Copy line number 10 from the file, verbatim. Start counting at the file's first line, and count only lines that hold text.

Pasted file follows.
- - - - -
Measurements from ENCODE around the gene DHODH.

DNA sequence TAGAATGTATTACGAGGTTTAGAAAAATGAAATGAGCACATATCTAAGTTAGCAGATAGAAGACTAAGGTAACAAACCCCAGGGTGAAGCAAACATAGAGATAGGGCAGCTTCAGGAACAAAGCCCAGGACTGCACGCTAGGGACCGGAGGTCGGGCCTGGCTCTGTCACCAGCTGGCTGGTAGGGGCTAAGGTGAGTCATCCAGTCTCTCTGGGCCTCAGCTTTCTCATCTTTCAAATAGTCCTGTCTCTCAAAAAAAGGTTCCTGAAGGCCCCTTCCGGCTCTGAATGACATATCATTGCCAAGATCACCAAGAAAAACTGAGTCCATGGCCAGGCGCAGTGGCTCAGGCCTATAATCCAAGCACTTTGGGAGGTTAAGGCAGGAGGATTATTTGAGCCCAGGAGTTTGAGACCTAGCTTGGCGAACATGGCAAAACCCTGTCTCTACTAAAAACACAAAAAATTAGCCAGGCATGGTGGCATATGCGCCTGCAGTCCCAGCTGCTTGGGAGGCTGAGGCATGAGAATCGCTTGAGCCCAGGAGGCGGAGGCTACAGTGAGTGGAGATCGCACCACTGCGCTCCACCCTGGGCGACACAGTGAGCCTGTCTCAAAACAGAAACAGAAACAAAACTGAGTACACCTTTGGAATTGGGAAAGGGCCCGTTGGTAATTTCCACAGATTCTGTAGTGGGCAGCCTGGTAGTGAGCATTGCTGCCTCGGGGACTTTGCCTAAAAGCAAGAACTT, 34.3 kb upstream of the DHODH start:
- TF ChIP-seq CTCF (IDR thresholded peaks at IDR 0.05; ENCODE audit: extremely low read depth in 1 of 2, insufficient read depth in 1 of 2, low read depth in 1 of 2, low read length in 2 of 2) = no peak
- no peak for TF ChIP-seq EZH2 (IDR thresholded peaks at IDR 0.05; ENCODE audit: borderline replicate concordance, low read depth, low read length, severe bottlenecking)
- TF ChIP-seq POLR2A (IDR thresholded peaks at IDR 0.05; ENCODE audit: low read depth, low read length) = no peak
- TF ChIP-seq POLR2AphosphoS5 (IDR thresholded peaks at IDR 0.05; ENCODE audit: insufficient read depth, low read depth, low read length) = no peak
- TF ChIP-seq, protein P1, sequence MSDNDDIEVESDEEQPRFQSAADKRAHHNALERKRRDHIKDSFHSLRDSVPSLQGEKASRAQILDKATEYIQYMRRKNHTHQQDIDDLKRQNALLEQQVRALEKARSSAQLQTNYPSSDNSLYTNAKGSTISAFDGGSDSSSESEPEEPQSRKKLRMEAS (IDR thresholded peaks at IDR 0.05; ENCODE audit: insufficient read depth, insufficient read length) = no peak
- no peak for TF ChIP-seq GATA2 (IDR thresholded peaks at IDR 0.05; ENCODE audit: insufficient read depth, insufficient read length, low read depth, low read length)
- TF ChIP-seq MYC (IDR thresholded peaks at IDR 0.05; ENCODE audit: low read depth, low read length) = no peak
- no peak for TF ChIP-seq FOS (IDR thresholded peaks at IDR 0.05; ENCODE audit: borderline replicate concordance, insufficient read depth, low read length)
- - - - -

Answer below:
- no peak for TF ChIP-seq FOS (IDR thresholded peaks at IDR 0.05; ENCODE audit: borderline replicate concordance, insufficient read depth, low read length)